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The Desirability of In-Kind Transfers in the Presence of Distortionary Taxes

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  • Balestrino, Alessandro

Abstract

A standard argument in welfare economics maintains that private goods should not be publicly provided, because cash transfers are always superior to in-kind transfers. However, this conclusion does not hold in second best economies. A strong case for the desirability of in-kind transfer in the presence of distortionary taxes has been made in various recent contributions. Here, we survey the arguments provided in these papers, using a common theoretical framework which enables us to present more clearly the similarities and the differences among the various papers. The use of a common formal model helps us to show how the rationale for public provision of private goods is sensitive to the form of the tax system. It also helps us to provide an explanation why mandatory and non-mandatory in-kind transfer schemes have the same effects on social welfare. Finally, we offer some considerations on the relevance of the theory of in-kind transfers for policy action. Copyright 1999 by Blackwell Publishers Ltd

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Bibliographic Info

Article provided by Wiley Blackwell in its journal Journal of Economic Surveys.

Volume (Year): 13 (1999)
Issue (Month): 4 (September)
Pages: 333-54

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Handle: RePEc:bla:jecsur:v:13:y:1999:i:4:p:333-54

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Cited by:
  1. Alessandro Balestrino, 2000. "Mixed Tax Systems and the Public Provision of Private Goods," International Tax and Public Finance, Springer, vol. 7(4), pages 463-478, August.
  2. Balestrino, Alessandro, 1999. " User Charges as Redistributive Devices," Journal of Public Economic Theory, Association for Public Economic Theory, vol. 1(4), pages 511-24.
  3. Callan, Tim & Keane, Claire, 2009. "Non-cash Benefits and the Distribution of Economic Welfare," The Economic and Social Review, Economic and Social Studies, vol. 40(1), pages 49-71.
  4. Zohal Hessami & Claudio Thum & Silke Uebelmesser, 2012. "A Political Economy Explanation for In-kind Redistribution: The Interplay of Corruption and Democracy," Working Paper Series of the Department of Economics, University of Konstanz 2012-25, Department of Economics, University of Konstanz.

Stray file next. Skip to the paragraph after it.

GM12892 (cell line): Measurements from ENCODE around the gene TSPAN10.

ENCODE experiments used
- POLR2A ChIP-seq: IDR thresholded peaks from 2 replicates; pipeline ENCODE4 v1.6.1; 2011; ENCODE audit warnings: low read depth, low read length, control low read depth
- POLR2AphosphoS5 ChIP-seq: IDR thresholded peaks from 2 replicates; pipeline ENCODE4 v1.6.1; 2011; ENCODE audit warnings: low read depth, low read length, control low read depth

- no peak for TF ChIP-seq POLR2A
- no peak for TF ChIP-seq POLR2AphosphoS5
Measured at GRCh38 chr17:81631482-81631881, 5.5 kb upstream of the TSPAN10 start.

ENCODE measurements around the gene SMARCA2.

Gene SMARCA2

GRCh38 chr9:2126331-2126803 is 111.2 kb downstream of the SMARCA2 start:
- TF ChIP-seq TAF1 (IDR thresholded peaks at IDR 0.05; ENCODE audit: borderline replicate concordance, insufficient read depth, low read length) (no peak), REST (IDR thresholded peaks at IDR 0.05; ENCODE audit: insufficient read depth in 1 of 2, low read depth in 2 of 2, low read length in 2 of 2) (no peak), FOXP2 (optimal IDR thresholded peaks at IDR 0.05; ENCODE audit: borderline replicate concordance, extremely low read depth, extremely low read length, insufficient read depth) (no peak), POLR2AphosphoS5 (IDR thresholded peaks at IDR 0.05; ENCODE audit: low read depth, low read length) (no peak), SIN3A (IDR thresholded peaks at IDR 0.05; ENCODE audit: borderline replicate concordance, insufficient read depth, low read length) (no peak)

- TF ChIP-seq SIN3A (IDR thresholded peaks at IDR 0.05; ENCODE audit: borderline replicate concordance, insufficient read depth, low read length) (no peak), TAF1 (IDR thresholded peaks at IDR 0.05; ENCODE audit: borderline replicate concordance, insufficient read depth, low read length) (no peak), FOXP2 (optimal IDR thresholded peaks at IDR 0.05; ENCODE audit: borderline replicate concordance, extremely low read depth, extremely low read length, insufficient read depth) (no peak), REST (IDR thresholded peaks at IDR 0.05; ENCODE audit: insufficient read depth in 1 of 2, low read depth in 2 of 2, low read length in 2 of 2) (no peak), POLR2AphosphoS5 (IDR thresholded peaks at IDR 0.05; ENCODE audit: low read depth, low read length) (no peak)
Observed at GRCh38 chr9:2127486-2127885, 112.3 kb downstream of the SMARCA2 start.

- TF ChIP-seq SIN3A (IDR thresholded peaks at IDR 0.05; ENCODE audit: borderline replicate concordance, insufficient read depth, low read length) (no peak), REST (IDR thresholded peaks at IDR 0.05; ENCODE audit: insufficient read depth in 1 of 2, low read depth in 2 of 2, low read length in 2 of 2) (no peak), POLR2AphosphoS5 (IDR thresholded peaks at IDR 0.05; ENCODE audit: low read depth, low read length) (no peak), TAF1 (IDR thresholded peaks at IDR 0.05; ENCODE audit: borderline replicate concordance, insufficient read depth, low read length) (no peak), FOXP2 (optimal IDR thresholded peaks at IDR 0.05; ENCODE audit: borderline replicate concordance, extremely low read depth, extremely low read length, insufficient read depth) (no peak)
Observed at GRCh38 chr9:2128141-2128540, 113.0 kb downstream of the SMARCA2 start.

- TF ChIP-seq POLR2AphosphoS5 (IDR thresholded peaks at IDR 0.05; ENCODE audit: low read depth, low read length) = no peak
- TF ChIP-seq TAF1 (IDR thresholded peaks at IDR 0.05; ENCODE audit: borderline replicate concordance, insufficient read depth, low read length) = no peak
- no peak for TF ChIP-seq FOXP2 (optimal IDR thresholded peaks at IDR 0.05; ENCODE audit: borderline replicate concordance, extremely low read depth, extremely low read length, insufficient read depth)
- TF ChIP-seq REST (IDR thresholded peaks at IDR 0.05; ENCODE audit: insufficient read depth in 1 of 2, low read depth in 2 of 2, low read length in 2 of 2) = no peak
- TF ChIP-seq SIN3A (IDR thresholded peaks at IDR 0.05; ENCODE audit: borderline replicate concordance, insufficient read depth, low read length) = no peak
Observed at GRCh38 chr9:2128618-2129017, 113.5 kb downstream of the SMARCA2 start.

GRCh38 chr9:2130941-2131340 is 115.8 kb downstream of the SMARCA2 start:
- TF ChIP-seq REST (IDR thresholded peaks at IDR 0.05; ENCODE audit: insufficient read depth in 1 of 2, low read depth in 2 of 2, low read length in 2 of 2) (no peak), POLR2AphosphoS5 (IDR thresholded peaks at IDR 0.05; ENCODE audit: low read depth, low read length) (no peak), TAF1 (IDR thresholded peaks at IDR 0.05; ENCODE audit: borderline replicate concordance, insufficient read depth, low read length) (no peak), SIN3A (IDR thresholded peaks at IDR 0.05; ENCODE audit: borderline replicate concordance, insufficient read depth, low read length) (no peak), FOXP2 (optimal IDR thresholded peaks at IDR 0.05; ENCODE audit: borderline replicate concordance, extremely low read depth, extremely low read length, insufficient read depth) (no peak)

5. Luciano G. Greco, 2011. "Optimal Redistribution with Productive Social Services," Scandinavian Journal of Economics, Wiley Blackwell, vol. 113(1), pages 55-73, 03.
  6. Anne Emblem, 2002. "Redistribution at the Hospital," International Tax and Public Finance, Springer, vol. 9(4), pages 367-378, August.
  7. Simona GRASSI, 2006. "On the characteristics of a mixed system of provision of a private good. An application to health care," Departmental Working Papers 2006-14, Department of Economics, Management and Quantitative Methods at Università degli Studi di Milano.
  8. Zanola, Roberto, 2000. "Public goods versus publicly provided private goods in a two-class economy," POLIS Working Papers 12, Institute of Public Policy and Public Choice - POLIS.
  9. Joan Esteban & Laura Mayoral, 2013. "A Politico-Economic Model of Public Expenditure and Income Taxation," Working Papers 743, Barcelona Graduate School of Economics.
  10. Anderberg, Dan, 1999. "Determining the mix of public and private provision of insurance by majority rule," European Journal of Political Economy, Elsevier, vol. 15(3), pages 417-440, September.
  11. Daniela Sonedda & Gilberto Turati, 2005. "Winners and Losers in the Italian Welfare State: A Microsimulation Analysis of Income Redistribution Considering In-Kind Transfers," Giornale degli Economisti, GDE (Giornale degli Economisti e Annali di Economia), Bocconi University, vol. 64(4), pages 423-464, December.

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